UnCivil War and the American Public

Public opinion oh public opinion…. so often I find the significance public opinion to be one of the worst side effects of this era of alleged instantenous communication.

Not to undermine the importance of people’s thoughts, experiences, and ideas… those things are fundamentally of interest and should ideally – be shared. But often times I look at public opinion reports, consider the kinds of initiatives different publics have supported throughout history, and I start to think – why the hell should we trust what is called “public opinion”? Seems like more often the public has behaved like an angry and fickle mob, who will support some very violent or irrational practices and then change their minds a year later, only to change their minds again sometime later. And what contributes to such poor judgement and dangerous behavior? – Misinformation. Poorly educated – or rather – educated in such a way that their world view is skewed to be based on half-truths and nationalistic revisions of history.

I bring this up because lately I see the news stories and blog posts about the American public opinion regarding the occupation of Iraq. I see them all the time on blogs like Americablog and Talkleft – pointing out the lack of support the government has from its citizens on this issue.
Granted – this matters in this type of democracy, especially when an election is coming up. But what strikes me is the idea that this opinion is a good barometer to measure what is happenning in Iraq. It almost assumes that the American public is very in tune with what is REALLY going on in that country. This, in turn, suggestions that the more popular sources – CNN, FOXnews, NYTimes (less popular than the first two obviously) – that they provide enough information for the viewing public to make a proper evaluation. Which at a certain level, I do not agree with.

Some will say it’s very Machiavelli of me, to distrust the public. But I am one of the public, and one thing I know for sure, is that the basic education combined with the dominant media outlets, did not give me the critical tools and a broad world view, which would allow me to see world events unfold through a wider and more informed lense. That ability came from other sources, university professors, people in my life, the internet, life experience abroad… not the typical education the average person can afford or will seek. Which means although I respect collective action and social consciousness, I refuse to accept “public opinion” as a reliable measure of how foreign policy should be carried out. That may not add up within the American political system, but that is my personal opinion.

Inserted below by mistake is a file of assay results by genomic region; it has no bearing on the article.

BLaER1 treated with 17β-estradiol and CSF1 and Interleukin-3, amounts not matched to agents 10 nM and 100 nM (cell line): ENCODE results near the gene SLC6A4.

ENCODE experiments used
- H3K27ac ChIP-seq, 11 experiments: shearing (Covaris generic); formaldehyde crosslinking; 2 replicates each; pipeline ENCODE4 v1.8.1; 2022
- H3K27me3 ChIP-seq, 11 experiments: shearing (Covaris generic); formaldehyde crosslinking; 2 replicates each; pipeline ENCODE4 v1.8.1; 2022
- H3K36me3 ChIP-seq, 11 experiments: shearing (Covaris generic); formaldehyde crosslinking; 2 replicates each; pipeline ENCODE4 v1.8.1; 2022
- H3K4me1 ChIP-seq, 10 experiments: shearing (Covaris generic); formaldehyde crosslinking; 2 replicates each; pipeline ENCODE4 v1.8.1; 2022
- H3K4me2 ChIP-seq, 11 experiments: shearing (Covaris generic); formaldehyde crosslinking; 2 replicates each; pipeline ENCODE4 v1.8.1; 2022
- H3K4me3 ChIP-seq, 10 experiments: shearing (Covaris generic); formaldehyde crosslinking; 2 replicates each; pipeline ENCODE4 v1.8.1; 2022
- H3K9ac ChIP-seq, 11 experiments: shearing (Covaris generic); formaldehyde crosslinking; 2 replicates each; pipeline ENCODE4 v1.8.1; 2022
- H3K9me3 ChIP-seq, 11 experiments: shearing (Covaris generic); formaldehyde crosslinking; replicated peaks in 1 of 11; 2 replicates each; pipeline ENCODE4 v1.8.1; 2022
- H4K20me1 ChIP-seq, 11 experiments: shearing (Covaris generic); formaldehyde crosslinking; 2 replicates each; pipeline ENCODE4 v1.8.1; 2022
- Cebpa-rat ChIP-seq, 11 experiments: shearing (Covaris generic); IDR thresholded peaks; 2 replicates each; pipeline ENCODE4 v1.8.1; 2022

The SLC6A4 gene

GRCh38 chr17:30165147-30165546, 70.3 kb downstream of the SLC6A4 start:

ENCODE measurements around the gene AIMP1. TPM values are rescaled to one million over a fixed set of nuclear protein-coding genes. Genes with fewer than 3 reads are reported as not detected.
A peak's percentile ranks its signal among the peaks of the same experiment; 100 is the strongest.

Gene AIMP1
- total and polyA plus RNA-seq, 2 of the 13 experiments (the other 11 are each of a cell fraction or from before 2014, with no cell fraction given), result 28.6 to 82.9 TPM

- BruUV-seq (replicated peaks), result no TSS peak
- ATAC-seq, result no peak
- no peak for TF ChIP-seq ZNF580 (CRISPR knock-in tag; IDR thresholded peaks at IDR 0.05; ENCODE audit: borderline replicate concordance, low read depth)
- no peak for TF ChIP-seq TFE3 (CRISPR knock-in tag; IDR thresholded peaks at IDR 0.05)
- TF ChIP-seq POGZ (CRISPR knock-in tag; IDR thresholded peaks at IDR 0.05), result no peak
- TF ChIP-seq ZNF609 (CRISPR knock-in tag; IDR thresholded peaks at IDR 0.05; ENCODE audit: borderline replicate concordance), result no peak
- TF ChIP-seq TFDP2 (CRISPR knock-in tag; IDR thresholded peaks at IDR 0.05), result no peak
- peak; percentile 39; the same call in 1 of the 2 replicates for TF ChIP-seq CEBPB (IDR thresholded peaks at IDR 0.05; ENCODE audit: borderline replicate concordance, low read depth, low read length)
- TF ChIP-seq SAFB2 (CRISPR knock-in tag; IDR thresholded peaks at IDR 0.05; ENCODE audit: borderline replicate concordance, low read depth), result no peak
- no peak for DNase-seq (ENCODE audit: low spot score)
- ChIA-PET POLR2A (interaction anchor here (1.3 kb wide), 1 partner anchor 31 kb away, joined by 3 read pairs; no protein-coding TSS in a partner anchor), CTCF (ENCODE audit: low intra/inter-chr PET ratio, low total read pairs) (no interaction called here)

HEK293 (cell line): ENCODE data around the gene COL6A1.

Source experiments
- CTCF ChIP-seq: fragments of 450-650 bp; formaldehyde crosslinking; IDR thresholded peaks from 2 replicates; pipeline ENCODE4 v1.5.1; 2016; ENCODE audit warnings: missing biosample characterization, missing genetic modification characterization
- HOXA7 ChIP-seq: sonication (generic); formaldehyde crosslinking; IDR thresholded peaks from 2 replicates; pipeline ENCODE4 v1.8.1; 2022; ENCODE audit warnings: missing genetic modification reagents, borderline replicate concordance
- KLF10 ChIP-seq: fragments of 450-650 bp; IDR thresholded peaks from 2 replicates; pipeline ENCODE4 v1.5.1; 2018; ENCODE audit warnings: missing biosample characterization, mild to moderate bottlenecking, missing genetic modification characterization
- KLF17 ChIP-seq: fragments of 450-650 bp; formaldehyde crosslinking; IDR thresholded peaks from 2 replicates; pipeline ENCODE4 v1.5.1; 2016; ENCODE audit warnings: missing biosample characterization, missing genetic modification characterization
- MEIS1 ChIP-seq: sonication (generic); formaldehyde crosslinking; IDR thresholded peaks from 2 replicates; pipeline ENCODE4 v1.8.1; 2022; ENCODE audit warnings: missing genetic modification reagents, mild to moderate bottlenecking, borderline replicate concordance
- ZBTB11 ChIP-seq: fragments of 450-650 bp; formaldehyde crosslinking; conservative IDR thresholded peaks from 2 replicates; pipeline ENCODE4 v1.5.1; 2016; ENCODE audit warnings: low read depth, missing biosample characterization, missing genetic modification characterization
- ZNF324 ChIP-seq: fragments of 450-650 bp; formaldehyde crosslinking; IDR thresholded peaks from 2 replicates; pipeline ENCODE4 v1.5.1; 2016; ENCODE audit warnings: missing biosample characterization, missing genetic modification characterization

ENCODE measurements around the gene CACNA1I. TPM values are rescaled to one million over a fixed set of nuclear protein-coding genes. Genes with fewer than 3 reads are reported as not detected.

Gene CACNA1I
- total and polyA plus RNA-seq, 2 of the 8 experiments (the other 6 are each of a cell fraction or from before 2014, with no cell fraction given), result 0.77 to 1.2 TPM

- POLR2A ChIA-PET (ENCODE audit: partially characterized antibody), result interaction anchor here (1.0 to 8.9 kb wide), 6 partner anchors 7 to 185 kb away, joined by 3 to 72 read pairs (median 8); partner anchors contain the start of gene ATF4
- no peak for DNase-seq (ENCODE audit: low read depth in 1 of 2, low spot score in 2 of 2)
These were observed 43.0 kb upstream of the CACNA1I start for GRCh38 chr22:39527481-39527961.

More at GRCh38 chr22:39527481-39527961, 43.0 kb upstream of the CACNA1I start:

That being said – there are voices that have proven themselves more qualified over the years, especially as first hand observers of the events as they unfold. And one major source for me regarding Iraq observations, over the past 3 years, has been Chris Albritton at Back-to-Iraq. And indeed – he has described the situation as a medium-grade civil war. Similar observations have been made by a man who’s been at the epicentre for years – Robert Fisk. And then I look to infrequent bloggers like Dear Baghdad, and I get another clue to what’s going on.

Anyway all this to simply say – public opinion polls are nice and important in the foggy context of american politics. It is also nice, but somewhat wishful, to think that the American public is just now waking up from a deep sleep, and seeing things more clearly. But do I actually trust the opinion of the american public when I look back over the past 6 years? Hell no.